Should I Rebalance My Portfolio in a Bear Market?
Today I answer questions on a broad range of topics from paying off a mortgage on a rental property to determining the right balance for investment when there is a significant pension to whether to use a loan to pay for life while the market picks back up. Listen in to hear my thoughts on these questions so that you can not just rock retirement but rock life as well.
Update your net worth statement (even if it is painful to look at) How often do you update your net worth statement? It is important to do so annually or every 6 months. I recommend this exercise because your net worth statement is a fantastic tool that shows you the financial impact of the decisions you make.
However, due to the recent market volatility, opening your monthly investment statements isn’t as much fun as it used to be. Regardless of this fact, it is still important to understand where you stand financially so that you can work to improve your financial decisions.
Should Tyler pay off his rental property mortgage? Tyler is still young, has no debt besides his rental property, and is a great saver. He is wondering if he should pay off the mortgage on his rental property. The traditional wisdom is to keep the mortgage. Since he has a low-interest rate, mathematically it doesn’t make much sense to pay it off. But that doesn’t mean he shouldn’t pay it off.
These types of decisions are rarely about math. It is important to factor in personal feelings as well. Tyler needs to consider all the factors involved and come to a decision that is uniquely his own. There is no wrong answer to this question. What is most important to consider is which choice will give him peace of mind.
Should all of Adam’s investments be in equities since he’ll have a pension? Adam will soon retire from the military with a $70,000 per year pension. He feels that the traditional 60-40 retirement portfolio won’t be aggressive enough since he has such a large pension. So, he is wondering if all his investments should be in equities.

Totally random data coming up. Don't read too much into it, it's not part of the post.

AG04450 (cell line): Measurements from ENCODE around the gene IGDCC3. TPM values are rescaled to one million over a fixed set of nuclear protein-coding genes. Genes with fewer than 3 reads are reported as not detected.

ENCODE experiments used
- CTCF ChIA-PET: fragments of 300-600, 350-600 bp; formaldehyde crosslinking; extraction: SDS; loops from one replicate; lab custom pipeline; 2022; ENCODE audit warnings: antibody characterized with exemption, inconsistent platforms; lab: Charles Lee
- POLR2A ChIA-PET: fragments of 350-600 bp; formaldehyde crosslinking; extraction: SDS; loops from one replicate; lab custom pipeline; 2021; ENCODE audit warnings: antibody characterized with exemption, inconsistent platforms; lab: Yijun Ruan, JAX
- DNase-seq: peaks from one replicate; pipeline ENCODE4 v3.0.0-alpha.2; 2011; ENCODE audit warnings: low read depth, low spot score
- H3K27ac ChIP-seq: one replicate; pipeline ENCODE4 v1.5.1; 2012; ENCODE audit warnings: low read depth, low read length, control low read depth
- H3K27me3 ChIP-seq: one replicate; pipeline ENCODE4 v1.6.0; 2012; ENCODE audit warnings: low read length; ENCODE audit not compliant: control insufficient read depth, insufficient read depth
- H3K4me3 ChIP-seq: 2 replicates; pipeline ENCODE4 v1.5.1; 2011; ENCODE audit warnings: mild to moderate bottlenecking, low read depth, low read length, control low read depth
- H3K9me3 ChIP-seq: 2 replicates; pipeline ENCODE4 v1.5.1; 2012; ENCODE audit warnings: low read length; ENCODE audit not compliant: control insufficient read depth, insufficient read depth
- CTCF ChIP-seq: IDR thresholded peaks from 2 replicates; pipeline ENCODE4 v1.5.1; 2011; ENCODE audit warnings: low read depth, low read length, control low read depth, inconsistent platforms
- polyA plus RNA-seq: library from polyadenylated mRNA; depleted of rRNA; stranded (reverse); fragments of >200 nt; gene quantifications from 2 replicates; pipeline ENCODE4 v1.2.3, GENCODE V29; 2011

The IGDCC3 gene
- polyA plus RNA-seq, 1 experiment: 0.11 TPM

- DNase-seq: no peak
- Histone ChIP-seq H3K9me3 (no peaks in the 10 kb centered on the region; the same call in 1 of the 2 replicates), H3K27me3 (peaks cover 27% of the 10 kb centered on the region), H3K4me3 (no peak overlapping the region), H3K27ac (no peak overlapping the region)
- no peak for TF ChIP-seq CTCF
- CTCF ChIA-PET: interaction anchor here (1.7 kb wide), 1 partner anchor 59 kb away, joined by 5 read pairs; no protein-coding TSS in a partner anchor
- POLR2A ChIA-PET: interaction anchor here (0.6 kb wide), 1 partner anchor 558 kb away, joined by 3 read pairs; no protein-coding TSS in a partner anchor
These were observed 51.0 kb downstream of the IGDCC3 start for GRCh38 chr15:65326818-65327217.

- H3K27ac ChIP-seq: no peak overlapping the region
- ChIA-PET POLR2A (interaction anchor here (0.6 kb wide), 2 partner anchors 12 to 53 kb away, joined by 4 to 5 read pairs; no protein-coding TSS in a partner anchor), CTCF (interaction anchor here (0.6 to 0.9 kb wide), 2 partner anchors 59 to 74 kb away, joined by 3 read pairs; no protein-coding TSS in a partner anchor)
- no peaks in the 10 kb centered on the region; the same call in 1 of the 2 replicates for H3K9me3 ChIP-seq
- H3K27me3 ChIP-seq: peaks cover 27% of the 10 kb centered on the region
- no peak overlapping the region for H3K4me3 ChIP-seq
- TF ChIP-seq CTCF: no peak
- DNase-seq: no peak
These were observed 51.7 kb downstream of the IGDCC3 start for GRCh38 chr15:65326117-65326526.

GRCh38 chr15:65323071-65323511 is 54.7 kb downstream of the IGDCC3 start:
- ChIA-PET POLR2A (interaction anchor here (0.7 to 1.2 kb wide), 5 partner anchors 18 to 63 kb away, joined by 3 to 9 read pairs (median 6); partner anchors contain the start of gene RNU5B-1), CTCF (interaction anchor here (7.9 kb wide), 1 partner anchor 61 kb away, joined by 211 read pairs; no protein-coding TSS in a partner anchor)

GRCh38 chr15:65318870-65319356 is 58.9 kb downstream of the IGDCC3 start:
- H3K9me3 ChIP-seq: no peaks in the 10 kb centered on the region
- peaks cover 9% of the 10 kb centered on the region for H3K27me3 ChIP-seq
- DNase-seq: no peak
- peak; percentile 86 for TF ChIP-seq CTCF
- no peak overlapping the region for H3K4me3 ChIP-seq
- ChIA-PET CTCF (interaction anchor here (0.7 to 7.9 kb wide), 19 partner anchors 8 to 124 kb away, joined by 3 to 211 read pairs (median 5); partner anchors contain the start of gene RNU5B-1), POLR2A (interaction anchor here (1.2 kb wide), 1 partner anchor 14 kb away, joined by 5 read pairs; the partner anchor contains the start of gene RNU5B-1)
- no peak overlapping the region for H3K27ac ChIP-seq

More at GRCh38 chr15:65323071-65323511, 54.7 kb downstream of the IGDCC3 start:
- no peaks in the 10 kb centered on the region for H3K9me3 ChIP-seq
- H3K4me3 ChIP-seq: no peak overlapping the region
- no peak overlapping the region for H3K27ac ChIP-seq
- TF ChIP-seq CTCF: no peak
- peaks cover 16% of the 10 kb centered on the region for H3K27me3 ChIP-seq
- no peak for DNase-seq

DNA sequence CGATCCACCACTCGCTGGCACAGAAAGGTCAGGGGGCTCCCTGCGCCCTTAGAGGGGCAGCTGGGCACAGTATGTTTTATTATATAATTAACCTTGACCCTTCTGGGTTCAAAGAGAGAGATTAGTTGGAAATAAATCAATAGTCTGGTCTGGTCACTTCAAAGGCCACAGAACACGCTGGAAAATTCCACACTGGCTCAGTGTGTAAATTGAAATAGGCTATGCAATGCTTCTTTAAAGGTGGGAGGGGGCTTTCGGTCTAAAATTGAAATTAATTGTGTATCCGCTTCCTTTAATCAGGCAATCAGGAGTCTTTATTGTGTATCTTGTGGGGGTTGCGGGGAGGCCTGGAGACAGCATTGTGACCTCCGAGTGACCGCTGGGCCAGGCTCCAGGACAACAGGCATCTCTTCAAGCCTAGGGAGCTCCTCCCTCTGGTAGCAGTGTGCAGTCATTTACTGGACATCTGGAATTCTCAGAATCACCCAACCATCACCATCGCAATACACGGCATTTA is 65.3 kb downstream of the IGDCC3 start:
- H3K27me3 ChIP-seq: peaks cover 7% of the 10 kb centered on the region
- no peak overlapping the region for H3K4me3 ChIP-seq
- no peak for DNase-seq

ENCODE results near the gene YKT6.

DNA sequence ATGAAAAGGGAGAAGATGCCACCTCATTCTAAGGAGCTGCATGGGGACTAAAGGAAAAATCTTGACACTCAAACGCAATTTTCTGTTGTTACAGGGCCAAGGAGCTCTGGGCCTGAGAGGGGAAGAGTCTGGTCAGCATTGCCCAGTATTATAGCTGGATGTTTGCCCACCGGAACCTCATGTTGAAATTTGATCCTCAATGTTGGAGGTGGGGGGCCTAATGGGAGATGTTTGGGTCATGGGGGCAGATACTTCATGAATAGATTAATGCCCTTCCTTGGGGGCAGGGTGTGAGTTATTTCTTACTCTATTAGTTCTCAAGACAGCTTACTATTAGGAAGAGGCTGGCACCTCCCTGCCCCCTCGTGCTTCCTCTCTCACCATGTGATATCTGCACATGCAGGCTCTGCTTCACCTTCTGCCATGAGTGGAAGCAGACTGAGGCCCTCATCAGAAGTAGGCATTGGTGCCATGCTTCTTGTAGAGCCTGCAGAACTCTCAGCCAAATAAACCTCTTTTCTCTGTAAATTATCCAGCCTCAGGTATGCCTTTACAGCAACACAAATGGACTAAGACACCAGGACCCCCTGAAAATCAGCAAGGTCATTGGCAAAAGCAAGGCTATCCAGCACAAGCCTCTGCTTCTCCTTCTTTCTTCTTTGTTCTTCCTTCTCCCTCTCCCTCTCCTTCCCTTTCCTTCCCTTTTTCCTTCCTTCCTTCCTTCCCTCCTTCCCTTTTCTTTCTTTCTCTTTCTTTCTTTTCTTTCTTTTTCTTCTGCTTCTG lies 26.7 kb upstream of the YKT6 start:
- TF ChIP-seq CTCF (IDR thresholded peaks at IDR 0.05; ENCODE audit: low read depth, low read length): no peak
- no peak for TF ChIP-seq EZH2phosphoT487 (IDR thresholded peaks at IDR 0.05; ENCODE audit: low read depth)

Instead of building your portfolio first, start by creating a retirement plan of record to forecast what you need to live a great base life. Consider your income from social capital (Social Security, pension), financial capital (investments), and human capital (work).
Once you understand how much financial capital you will need, then you can build your pie cake which consists of an emergency fund and a secure income floor with 5 years of spending. Since you have 5 years of prefunded income, then you can invest as aggressively as you would like. This system is a fantastic way to help guide your spending in retirement.
OUTLINE OF THIS EPISODE OF THE RETIREMENT ANSWER MAN PRACTICAL PLANNING SEGMENT • [2:25] Opening your monthly statement isn’t as fun as it used to be
LISTENER QUESTIONS • [5:00] Should Tyler pay off his rental property mortgage?
• [9:40] Should all of Adam’s investments be in equities since he’ll have a pension?
• [16:50] Is there a method for deciding the best location to move to in retirement?
• [23:44] Using a loan vs. cashing out on stocks during a bear market
• [29:40] On reframing old age
• [31:38] Pros of cons of timing retirement
TODAY’S SMART SPRINT SEGMENT • [37:00] Update your net worth statement
Resources Mentioned In This Episode Boomer Benefits
Episode 412 – What Is a Retirement Plan of Record?
Episode 310 – Investing in Retirement: The Pie Cake
Rock Retirement Club
Roger’s YouTube Channel – Roger That
BOOK – Rock Retirement by Roger Whitney
Roger’s Retirement Learning Center
A portable order for life-sustaining treatment (POLST), or medical order for life-sustaining treatment (MOLST) in some states, gives instructions…